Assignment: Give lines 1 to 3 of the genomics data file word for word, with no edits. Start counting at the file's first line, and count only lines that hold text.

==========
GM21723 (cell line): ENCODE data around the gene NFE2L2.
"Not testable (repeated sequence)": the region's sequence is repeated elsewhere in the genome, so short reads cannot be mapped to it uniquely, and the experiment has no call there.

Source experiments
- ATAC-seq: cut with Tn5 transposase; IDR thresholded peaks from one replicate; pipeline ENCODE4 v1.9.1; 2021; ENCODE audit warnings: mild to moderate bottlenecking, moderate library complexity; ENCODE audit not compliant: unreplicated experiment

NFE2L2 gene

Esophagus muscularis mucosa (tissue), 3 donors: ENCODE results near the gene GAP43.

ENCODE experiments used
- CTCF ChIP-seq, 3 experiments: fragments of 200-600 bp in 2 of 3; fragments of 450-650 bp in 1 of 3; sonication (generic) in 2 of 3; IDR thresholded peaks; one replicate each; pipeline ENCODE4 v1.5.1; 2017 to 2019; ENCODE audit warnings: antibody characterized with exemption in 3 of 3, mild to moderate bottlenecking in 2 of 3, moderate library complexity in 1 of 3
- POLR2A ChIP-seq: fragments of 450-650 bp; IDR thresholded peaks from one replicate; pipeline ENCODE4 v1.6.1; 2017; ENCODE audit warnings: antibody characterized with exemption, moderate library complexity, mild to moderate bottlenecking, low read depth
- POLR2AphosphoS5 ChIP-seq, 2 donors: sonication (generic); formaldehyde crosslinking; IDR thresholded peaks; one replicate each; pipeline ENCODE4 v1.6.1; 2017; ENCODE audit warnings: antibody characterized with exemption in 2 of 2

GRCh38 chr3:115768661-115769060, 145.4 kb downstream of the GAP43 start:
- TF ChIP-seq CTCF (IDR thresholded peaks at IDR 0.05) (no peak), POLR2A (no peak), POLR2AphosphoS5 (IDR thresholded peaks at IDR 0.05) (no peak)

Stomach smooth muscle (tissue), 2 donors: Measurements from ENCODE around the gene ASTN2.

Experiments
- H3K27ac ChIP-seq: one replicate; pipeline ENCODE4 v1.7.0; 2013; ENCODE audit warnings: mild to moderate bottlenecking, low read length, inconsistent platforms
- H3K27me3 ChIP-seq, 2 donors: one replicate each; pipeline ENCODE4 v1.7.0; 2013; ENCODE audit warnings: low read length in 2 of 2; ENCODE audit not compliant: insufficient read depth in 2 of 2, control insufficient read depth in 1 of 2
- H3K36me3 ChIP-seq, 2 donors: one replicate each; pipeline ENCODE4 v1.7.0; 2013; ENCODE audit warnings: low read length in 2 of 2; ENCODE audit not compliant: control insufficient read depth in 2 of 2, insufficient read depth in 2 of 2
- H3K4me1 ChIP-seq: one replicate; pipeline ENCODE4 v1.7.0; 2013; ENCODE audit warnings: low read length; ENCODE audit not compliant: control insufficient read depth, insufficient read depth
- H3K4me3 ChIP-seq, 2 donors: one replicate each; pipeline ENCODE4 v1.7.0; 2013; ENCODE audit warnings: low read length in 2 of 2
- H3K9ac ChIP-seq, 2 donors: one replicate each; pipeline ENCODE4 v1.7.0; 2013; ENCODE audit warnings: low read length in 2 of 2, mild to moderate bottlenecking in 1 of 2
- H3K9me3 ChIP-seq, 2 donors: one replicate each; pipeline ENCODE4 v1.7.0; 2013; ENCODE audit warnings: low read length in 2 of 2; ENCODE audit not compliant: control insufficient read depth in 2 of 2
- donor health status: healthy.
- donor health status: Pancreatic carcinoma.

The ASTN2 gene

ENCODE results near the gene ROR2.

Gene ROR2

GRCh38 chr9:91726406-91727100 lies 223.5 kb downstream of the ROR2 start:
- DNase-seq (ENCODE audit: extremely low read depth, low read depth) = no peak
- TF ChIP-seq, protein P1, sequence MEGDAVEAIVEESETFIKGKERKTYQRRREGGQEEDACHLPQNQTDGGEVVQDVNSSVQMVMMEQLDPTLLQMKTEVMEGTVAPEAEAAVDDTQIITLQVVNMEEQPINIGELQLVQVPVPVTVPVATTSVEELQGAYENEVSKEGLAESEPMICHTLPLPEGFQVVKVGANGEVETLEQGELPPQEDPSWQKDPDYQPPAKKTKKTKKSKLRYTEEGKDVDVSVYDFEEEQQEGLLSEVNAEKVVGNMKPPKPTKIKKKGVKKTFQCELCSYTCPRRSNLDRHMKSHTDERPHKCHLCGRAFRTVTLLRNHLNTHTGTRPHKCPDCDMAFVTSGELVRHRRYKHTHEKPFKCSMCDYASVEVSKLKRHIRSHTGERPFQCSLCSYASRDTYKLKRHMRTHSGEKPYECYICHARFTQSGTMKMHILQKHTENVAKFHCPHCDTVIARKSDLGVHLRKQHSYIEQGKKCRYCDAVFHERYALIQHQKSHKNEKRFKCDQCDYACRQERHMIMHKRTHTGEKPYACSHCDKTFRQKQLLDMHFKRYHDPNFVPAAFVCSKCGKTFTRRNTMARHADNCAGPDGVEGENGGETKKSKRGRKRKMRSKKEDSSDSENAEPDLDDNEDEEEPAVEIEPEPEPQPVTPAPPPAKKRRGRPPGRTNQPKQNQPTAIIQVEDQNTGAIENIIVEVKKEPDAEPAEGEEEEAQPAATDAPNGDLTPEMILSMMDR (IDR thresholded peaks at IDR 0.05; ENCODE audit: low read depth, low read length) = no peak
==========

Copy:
GM21723 (cell line): ENCODE data around the gene NFE2L2.
"Not testable (repeated sequence)": the region's sequence is repeated elsewhere in the genome, so short reads cannot be mapped to it uniquely, and the experiment has no call there.

Source experiments